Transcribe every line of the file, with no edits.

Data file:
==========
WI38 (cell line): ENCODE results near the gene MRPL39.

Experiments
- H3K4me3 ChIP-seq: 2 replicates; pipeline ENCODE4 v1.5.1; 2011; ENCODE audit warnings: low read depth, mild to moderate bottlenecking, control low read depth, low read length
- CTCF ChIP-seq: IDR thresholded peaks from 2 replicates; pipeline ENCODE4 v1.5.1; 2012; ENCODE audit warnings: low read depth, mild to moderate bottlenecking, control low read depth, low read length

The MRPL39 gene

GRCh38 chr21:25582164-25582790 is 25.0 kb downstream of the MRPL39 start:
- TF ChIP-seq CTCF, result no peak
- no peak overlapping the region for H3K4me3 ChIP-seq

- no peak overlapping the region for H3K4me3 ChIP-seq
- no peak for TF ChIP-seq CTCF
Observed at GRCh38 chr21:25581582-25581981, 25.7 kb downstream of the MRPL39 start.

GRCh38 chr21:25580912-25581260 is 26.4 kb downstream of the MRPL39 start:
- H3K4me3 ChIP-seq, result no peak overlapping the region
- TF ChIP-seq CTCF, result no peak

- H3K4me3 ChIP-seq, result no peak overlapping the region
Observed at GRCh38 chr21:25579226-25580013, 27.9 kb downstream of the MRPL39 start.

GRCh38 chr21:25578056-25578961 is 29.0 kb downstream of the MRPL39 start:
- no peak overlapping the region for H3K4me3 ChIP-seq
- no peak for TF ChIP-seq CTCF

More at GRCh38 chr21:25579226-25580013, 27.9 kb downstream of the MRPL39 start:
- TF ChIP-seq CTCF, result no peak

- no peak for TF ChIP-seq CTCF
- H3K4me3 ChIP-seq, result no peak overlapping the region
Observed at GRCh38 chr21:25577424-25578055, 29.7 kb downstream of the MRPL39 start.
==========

WI38 (cell line): ENCODE results near the gene MRPL39.

Experiments
- H3K4me3 ChIP-seq: 2 replicates; pipeline ENCODE4 v1.5.1; 2011; ENCODE audit warnings: low read depth, mild to moderate bottlenecking, control low read depth, low read length
- CTCF ChIP-seq: IDR thresholded peaks from 2 replicates; pipeline ENCODE4 v1.5.1; 2012; ENCODE audit warnings: low read depth, mild to moderate bottlenecking, control low read depth, low read length

The MRPL39 gene

GRCh38 chr21:25582164-25582790 is 25.0 kb downstream of the MRPL39 start:
- TF ChIP-seq CTCF, result no peak
- no peak overlapping the region for H3K4me3 ChIP-seq

- no peak overlapping the region for H3K4me3 ChIP-seq
- no peak for TF ChIP-seq CTCF
Observed at GRCh38 chr21:25581582-25581981, 25.7 kb downstream of the MRPL39 start.

GRCh38 chr21:25580912-25581260 is 26.4 kb downstream of the MRPL39 start:
- H3K4me3 ChIP-seq, result no peak overlapping the region
- TF ChIP-seq CTCF, result no peak

- H3K4me3 ChIP-seq, result no peak overlapping the region
Observed at GRCh38 chr21:25579226-25580013, 27.9 kb downstream of the MRPL39 start.

GRCh38 chr21:25578056-25578961 is 29.0 kb downstream of the MRPL39 start:
- no peak overlapping the region for H3K4me3 ChIP-seq
- no peak for TF ChIP-seq CTCF

More at GRCh38 chr21:25579226-25580013, 27.9 kb downstream of the MRPL39 start:
- TF ChIP-seq CTCF, result no peak

- no peak for TF ChIP-seq CTCF
- H3K4me3 ChIP-seq, result no peak overlapping the region
Observed at GRCh38 chr21:25577424-25578055, 29.7 kb downstream of the MRPL39 start.